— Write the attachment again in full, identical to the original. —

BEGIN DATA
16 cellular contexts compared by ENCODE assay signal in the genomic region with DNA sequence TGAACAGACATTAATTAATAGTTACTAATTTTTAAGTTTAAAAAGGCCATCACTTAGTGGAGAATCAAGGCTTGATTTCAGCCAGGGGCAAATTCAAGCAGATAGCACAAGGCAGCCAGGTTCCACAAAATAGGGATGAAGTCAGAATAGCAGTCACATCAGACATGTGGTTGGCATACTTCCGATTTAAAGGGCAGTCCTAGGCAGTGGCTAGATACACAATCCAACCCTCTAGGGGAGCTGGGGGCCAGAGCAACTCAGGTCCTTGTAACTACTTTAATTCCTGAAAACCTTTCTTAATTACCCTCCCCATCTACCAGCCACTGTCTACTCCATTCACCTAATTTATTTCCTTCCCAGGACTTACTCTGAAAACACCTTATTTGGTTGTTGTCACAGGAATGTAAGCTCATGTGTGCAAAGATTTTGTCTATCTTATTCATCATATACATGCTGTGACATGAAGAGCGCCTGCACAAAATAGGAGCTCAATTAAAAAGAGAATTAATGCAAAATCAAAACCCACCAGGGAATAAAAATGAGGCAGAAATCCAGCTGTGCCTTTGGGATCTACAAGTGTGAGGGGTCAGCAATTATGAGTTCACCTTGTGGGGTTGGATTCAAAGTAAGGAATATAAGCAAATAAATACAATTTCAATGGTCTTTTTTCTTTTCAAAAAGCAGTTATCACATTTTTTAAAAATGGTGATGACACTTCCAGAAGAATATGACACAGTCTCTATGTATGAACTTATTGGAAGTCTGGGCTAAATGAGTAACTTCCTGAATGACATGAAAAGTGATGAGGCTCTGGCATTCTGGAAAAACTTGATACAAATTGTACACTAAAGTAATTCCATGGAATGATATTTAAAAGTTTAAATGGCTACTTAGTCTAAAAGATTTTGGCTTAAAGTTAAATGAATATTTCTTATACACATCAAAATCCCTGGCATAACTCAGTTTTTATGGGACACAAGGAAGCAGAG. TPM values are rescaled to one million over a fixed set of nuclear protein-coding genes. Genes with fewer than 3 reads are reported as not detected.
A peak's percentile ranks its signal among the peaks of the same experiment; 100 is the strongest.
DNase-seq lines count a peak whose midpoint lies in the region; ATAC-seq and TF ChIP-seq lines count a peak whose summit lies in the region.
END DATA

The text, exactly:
16 cellular contexts compared by ENCODE assay signal in the genomic region with DNA sequence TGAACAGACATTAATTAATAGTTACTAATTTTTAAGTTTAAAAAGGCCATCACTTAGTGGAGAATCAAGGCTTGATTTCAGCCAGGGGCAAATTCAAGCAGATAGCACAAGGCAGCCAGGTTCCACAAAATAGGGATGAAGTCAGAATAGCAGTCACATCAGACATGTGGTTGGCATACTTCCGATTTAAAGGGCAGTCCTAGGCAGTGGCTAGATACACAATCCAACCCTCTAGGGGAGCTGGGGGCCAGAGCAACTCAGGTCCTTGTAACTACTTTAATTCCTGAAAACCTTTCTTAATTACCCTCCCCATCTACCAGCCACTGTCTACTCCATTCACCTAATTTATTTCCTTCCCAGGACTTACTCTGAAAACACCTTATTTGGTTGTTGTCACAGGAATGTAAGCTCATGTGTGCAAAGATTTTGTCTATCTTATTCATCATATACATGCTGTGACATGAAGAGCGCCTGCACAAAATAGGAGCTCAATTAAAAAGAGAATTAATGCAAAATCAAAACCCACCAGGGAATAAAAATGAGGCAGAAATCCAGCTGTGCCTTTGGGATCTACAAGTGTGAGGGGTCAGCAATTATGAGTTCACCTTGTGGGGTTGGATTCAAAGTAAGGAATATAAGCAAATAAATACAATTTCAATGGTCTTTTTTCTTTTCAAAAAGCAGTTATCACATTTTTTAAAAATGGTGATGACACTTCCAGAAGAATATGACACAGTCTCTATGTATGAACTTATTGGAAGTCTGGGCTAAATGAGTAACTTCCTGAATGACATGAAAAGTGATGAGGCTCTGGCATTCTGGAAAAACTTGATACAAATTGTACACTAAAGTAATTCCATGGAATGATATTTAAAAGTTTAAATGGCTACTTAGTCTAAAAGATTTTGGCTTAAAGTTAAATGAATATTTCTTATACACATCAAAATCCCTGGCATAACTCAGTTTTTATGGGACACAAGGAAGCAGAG. TPM values are rescaled to one million over a fixed set of nuclear protein-coding genes. Genes with fewer than 3 reads are reported as not detected.
A peak's percentile ranks its signal among the peaks of the same experiment; 100 is the strongest.
DNase-seq lines count a peak whose midpoint lies in the region; ATAC-seq and TF ChIP-seq lines count a peak whose summit lies in the region.